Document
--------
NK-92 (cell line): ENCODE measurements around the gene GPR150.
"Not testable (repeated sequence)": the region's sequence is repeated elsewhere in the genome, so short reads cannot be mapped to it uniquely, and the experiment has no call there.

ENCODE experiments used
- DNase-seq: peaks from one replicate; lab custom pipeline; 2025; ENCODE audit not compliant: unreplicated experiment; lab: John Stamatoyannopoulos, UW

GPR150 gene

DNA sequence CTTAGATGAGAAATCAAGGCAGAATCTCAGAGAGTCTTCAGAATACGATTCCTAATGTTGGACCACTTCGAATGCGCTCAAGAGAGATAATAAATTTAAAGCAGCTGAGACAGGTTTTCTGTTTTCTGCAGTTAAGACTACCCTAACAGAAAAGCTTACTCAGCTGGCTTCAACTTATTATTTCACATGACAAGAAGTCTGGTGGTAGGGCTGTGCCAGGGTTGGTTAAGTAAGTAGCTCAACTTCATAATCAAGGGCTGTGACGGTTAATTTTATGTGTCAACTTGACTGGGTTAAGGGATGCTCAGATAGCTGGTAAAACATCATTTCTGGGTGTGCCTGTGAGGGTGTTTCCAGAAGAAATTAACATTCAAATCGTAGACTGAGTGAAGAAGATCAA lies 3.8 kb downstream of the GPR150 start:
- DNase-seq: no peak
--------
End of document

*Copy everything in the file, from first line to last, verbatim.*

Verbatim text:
NK-92 (cell line): ENCODE measurements around the gene GPR150.
"Not testable (repeated sequence)": the region's sequence is repeated elsewhere in the genome, so short reads cannot be mapped to it uniquely, and the experiment has no call there.

ENCODE experiments used
- DNase-seq: peaks from one replicate; lab custom pipeline; 2025; ENCODE audit not compliant: unreplicated experiment; lab: John Stamatoyannopoulos, UW

GPR150 gene

DNA sequence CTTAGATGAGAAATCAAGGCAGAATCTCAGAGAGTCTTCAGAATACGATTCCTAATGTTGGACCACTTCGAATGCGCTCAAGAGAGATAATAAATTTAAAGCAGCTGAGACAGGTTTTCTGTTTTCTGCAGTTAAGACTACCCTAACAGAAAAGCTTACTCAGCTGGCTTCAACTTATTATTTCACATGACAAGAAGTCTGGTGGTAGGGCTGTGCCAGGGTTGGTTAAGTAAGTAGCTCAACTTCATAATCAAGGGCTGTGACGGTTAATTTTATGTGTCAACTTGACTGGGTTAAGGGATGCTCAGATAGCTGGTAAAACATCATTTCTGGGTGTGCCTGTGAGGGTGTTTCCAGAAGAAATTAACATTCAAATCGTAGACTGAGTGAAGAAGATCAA lies 3.8 kb downstream of the GPR150 start:
- DNase-seq: no peak